It was a most unexpected answer. When former Admiral William McRaven — a Navy SEAL, leader of the raid that killed Osama bin Laden, part of the Saddam Hussein capture and the rescue of Captain Richard Phillips — was asked what he worries him most about what’s going on in the world, he didn’t list China, Russia, Iraq or Iran – in fact, he didn’t list a country at all.

McRaven said that he has long seen K-12 education as the “number one national security issue” facing the U.S.

Unless we are giving opportunity and a quality education to the young men and women in the United States, then we won’t have the right people to be able to make the right decisions about our national security. They won’t have an understanding of different cultures, they won’t have ideas, they won’t be critical thinkers. So, we have got to have an education system within the United States that really does teach and educate men and women to think critically to look outside their small microcosm, because if we don’t develop those great folks, then our national security, in the long run, may be in jeopardy.”

McRaven illustrates a perspective that more leaders should have. It’s not just about the issues that are facing you today; it requires thinking about the challenges that you could have many tomorrows from now. It’s also about considering the inputs that will make your work possible instead of just focusing on the outputs that you hope to have.

Enjoy one of these beautiful summer days and escape somewhere to do some real reflection. What is the #1 issue that you should be worried about? Then go about five layers deeper to uncover the real answer – and craft a plan to do something about it. Your true issues probably aren’t in some faraway land, rather in your own backyard.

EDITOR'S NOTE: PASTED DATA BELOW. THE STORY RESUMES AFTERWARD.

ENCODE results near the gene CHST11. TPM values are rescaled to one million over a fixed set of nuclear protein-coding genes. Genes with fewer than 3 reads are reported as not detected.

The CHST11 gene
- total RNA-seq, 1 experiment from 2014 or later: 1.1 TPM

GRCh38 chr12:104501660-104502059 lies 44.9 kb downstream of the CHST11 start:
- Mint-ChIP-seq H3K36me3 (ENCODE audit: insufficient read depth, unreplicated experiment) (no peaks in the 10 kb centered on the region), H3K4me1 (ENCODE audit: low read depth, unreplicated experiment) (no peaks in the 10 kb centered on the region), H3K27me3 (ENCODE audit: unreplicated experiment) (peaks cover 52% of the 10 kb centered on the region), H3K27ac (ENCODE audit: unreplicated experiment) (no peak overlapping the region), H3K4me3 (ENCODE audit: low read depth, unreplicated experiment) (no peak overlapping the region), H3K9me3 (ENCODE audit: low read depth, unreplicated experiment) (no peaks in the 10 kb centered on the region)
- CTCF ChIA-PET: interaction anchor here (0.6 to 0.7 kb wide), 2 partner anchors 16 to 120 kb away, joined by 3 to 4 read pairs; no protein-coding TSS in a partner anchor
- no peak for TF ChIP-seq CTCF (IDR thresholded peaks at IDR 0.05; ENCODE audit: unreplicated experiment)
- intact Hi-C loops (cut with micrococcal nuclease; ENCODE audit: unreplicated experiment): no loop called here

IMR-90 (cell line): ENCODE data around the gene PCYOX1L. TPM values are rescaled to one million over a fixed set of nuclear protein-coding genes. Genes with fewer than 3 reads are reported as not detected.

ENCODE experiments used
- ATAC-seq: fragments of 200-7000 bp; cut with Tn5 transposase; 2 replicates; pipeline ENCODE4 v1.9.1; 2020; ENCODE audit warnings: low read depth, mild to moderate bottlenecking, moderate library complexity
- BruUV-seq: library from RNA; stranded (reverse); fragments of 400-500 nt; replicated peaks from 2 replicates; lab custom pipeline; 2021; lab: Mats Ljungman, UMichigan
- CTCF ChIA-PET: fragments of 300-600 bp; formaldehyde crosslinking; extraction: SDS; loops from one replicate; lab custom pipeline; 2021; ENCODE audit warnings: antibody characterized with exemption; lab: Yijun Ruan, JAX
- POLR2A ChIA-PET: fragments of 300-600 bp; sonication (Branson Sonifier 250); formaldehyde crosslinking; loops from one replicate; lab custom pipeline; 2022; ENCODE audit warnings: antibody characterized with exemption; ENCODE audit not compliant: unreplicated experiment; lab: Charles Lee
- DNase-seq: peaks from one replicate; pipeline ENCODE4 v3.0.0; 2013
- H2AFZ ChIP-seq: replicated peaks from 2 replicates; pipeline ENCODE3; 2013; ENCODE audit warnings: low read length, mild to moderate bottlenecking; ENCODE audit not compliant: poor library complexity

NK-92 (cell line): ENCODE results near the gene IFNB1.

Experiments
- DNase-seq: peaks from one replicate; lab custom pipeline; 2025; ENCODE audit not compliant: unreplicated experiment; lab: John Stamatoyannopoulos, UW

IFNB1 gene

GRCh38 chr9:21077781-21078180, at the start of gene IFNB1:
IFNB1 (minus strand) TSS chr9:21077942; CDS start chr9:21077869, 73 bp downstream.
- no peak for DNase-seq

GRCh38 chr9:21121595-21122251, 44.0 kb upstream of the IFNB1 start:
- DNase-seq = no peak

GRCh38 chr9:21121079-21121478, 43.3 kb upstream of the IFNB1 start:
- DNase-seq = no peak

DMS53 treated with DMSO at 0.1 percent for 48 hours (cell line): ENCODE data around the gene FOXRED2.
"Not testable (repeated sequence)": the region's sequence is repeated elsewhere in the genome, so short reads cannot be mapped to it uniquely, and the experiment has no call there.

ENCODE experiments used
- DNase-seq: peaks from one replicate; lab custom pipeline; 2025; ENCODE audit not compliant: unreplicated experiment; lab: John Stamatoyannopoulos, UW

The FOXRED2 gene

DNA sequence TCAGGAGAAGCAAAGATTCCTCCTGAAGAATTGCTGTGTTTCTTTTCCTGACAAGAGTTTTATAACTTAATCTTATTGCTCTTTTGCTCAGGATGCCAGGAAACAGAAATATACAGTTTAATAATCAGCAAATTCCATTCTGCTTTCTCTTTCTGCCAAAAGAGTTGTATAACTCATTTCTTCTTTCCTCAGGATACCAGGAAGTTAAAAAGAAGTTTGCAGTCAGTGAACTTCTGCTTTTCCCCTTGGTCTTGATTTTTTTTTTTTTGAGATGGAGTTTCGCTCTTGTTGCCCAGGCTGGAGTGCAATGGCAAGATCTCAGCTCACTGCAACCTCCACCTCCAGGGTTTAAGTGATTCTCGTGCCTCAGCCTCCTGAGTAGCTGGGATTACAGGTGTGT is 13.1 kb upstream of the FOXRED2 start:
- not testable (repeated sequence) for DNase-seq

Listen to his conversation at the Aspen Ideas Festival here.

 

About the Author leadership dots by dr. beth triplett

I'm the chief connector at leadership dots where I serve as "the string" for individuals and organizations. Like stringing pearls together to make a necklace, "being the string" is an intentional way of thinking and behaving – making linkages between things that otherwise appear random or unconnected – whether that be supervising a staff, completing a dissertation or advancing a project in the workplace. I share daily leadership dots on my blog to provide examples of “the string” in action. I use the string philosophy through coaching, consulting and teaching to help others build capacity in themselves and their organizations. I craft analogies and metaphors that help people comprehend complex topics and understand their role in the system. My favorite work involves helping those new to supervision or newly promoted supervisors build confidence and learn the skills necessary to effectively lead their team.

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